Monday, December 8, 2014

Record-Setting Streaks (Part IV--Don Drysdale and Orel Hershiser)

In my last post, we discussed Walter Johnson's streak of 55.2 consecutive scoreless innings, which is still an AL record. It stood as the all time mark in both leagues until Don Drysdale surpassed it in 1968. Drysdale, a towering presence on the mound at 6-foot-6, was one of the most feared pitchers of his generation. He led the league in hit batsmen every year from 1958-1961 and currently ranks among the top twenty of all time in that category with 154. The ornery moundsman once remarked that he started every game angry and stayed that way until it was over. He had very little regard for opposing batters. St. Louis catcher Gene Oliver drilled a deep homer off of Drysdale one day at Dodger Stadium and, after standing idly at home plate admiring his shot, Oliver called loudly to the Cardinals dugout: "Hey, batboy--come get the bat!!" When he came to the plate again, Drysdale deliberated plunked him with a fastball. As Oliver lay on the ground in obvious pain, Drysdale shouted: "Hey, batboy--Come get Oliver!"

Drysdale secured a place in baseball history during the '68 campaign when he assembled a streak of 58 consecutive scoreless innings. In addition to breaking Walter Johnson's all time mark, he eclipsed Carl Hubbell's NL record of 45.1 scoreless frames. "Big D's" streak began with a shutout against the Cubs on May 14. Five straight shutouts followed. Drysdale had a little help along the way. On May 31, his streak stood at 44 innings when the Giants loaded the bases with no outs. Dick Dietz ran up a 2-2 count before Drysdale nailed him in the elbow with a wayward slider. The streak should have ended there, but umpire Harry Wendelstadt invoked a rare ruling, declaring "no pitch" on the grounds that Dietz had made no attempt to get out of the way. Drysdale was able to pitch out of danger, extending his remarkable run. Against the Phillies on June 8, he lasted through four and two-thirds scoreless innings before a sacrifice fly by pinch-hitter Howie Bedell scored Tony Taylor. At one point during the game, Philly manager Gene Mauch asked home plate umpire Augie Donatelli to check Drysdale for contraband. It had been proposed by some (most emphatically by Giants manager Herman Franks) that Drysdale had been throwing spitballs during the streak. When his remarkable run was over, the big right-hander commented to reporters: "I think all good things have to come to an end...There's always somebody around who can break a record. This gives everybody a target to shoot at. I wish him all the luck and will be the first to congratulate him if I'm around to do it."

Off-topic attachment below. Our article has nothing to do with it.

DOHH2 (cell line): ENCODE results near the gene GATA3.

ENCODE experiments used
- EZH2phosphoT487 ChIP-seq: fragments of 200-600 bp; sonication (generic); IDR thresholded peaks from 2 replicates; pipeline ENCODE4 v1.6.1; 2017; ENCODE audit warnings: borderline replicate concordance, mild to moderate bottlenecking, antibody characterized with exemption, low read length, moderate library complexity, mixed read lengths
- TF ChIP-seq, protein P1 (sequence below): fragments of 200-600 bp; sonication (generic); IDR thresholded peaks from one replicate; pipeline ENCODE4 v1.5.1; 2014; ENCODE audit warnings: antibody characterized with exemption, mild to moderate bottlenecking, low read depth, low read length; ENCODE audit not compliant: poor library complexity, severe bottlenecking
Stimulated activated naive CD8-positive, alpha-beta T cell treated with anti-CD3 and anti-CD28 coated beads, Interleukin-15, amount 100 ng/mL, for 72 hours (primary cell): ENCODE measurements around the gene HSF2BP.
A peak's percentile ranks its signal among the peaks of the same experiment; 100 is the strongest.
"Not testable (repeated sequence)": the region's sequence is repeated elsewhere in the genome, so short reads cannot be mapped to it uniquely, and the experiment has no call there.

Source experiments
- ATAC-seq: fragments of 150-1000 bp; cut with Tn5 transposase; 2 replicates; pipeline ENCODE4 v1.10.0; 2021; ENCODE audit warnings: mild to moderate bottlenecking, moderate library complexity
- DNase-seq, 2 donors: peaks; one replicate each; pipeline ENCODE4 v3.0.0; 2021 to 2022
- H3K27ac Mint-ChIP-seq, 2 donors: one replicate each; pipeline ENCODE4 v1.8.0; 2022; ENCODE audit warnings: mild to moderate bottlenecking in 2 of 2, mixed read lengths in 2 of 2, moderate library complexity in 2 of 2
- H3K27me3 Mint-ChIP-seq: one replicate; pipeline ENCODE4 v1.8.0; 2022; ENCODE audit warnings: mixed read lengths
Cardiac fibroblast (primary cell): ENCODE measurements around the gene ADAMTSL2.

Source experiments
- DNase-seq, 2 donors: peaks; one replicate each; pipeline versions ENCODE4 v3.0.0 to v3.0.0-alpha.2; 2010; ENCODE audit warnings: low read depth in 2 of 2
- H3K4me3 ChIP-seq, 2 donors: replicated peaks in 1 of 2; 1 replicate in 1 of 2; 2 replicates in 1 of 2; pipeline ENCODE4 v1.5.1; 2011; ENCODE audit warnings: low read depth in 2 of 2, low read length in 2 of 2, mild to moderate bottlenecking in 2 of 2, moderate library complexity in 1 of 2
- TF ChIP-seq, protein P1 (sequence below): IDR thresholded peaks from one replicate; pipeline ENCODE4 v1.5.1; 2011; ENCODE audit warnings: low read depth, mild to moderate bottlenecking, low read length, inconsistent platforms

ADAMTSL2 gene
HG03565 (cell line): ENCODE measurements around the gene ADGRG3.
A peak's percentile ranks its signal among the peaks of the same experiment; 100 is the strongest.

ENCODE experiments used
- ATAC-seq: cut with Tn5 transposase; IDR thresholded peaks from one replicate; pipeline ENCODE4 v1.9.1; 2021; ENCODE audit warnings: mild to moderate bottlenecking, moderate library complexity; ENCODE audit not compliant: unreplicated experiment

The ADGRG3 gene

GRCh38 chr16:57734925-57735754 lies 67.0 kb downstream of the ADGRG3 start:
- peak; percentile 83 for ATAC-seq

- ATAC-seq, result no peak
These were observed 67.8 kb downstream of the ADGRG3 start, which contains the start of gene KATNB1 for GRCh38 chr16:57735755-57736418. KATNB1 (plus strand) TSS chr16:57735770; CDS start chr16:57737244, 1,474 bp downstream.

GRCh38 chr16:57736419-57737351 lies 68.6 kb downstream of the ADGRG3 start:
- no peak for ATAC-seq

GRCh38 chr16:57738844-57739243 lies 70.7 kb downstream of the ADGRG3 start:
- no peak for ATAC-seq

Drysdale was indeed alive and kicking when his record was broken in 1988--fittingly by another Dodger. Tall and gangly at 6-foot-3, 190 pounds, Orel Hershiser looked more like a school teacher than an athlete. He went undrafted out of high school and didn't capture any serious attention from scouts until he earned All-Metro Athletic Conference honors while pitching for Bowling Green University in 1979. He became a full-time pitcher in Los Angeles during the '84 campaign, finishing third in Rookie of the Year voting. Hershiser received the nickname "Bulldog" from manager Tom Lasorda, who felt that the brainy right-hander could stand to toughen up a bit. An early scouting report alleged that Hershiser had poor control, a weak fastball and threw a mechanically flawed curve. None of that information was applicable in 1988, when he reset the all time mark for consecutive scoreless innings.

Hershiser began his historic run against the Expos on August 3. He followed with five straight shutout wins. Facing the Padres on the last day of the season, he added ten more scoreless innings. Though his regular season record would end shortly into his first appearance of the '89 campaign, his string in '88 continued into the postseason as he shut down the Mets for 8 innings in Game 1 of the NLCS. Interestingly, he had a little help from an umpire while going for the record--just as Drysdale had in '68. During a September 28 start, arbiter Paul Runge made a controversial interference call at second base on a run-scoring double play to keep Hershiser's bid alive. The streak officially ended on April 5, 1989, when the Reds broke through for a run with two outs in the first inning. After Todd Benzinger delivered an RBI single, the crowd in Cincinnati razzed Hershiser loudly.

Hershiser's streak has not been seriously challenged in recent years, though three different hurlers have assembled scoreless strings in excess of 40, the most recent being Clayton Kershaw in 2014.   

No comments:

Post a Comment